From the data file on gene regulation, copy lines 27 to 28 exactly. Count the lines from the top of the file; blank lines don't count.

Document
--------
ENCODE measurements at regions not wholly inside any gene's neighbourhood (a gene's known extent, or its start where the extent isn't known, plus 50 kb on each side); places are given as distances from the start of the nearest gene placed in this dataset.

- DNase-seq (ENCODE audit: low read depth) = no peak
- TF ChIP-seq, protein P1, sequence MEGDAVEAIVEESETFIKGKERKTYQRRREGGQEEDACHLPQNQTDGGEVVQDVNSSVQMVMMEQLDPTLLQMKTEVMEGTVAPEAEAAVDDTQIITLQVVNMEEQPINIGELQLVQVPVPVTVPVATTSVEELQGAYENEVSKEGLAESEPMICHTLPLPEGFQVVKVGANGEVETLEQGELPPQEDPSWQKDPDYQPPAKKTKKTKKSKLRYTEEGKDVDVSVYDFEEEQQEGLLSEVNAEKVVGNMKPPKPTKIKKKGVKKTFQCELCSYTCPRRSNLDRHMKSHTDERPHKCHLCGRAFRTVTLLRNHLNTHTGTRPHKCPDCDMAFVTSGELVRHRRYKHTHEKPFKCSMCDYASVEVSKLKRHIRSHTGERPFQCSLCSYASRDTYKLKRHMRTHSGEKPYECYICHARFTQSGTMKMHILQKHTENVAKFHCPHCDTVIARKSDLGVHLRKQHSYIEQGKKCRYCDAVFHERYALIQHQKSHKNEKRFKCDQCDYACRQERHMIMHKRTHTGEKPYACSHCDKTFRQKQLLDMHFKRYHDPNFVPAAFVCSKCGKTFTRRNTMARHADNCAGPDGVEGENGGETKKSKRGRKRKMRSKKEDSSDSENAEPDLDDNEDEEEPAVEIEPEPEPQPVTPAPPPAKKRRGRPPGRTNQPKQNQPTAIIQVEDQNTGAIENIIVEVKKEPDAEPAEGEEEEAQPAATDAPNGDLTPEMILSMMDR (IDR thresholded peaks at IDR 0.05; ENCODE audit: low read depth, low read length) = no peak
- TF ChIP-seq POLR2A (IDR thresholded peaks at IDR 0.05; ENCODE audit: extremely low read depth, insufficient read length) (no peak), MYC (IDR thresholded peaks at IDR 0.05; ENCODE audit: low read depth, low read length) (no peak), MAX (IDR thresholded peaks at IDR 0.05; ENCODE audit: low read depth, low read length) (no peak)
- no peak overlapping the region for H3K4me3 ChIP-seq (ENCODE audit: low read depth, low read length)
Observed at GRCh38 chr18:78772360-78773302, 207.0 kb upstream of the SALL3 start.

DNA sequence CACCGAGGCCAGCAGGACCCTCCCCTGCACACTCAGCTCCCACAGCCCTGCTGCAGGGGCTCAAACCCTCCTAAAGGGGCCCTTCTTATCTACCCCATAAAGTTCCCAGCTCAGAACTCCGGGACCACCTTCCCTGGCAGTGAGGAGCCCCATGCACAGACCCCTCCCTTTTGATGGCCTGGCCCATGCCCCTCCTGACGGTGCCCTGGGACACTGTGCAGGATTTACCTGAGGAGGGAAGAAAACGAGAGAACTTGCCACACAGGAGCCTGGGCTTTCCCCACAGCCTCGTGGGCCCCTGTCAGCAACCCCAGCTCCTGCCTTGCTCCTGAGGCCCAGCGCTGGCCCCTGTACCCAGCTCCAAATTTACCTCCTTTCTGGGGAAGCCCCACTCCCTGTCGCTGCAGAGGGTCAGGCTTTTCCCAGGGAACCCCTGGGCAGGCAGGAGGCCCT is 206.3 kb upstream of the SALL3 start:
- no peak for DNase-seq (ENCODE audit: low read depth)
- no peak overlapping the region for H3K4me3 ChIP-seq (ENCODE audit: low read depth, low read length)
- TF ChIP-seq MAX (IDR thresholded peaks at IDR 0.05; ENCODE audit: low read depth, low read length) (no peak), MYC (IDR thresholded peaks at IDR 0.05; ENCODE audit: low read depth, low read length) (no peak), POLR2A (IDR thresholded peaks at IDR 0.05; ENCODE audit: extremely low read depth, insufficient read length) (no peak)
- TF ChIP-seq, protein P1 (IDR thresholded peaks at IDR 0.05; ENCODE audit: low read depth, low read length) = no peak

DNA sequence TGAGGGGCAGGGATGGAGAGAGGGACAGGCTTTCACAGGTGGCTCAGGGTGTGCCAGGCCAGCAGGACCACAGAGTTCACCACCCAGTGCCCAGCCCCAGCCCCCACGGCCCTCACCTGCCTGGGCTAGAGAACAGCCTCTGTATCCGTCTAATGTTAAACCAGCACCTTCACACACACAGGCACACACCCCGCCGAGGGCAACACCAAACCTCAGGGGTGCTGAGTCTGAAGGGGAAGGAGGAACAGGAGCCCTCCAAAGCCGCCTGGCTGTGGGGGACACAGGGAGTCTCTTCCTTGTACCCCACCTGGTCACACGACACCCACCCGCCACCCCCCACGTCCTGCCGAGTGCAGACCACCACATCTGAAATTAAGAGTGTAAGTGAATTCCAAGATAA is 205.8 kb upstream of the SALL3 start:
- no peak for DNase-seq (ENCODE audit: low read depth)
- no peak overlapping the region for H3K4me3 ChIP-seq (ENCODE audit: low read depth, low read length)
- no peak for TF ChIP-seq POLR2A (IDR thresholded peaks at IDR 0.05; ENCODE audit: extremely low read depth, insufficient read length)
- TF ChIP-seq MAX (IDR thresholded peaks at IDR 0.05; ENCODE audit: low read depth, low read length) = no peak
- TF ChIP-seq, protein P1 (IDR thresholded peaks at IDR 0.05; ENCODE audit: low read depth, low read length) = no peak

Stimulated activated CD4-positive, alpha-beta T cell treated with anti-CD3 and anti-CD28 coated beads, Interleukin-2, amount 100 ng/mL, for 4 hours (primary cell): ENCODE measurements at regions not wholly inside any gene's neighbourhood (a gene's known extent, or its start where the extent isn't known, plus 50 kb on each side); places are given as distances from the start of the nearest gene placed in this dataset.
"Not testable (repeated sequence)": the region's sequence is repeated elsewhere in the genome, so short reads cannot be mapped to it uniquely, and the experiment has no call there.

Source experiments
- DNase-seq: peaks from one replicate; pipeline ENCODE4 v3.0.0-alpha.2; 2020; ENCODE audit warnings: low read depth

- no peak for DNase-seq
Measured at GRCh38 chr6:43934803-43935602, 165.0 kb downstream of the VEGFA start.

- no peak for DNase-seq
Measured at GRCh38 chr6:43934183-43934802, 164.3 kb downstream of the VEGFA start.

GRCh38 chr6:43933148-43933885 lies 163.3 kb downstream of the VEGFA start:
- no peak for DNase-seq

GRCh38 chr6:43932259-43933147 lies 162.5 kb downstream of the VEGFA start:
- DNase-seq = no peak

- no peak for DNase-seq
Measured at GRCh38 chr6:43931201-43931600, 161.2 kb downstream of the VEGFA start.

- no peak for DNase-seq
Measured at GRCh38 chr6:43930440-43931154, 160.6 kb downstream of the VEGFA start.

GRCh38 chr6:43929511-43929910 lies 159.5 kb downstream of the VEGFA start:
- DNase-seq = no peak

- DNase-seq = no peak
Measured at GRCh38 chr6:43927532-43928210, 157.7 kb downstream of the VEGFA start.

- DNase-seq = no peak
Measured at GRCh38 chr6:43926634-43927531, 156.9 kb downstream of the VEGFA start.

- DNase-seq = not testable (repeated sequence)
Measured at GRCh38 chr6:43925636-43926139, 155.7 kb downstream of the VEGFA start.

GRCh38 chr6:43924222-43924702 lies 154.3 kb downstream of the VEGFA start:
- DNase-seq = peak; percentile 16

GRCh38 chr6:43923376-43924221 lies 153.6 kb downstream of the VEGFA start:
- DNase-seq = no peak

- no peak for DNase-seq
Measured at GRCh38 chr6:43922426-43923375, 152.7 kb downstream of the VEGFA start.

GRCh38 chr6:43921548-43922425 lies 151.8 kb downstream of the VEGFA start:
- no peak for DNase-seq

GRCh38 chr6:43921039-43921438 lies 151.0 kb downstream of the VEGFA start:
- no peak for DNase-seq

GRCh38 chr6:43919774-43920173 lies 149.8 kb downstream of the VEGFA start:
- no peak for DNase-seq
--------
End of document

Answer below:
- no peak for DNase-seq

GRCh38 chr6:43932259-43933147 lies 162.5 kb downstream of the VEGFA start: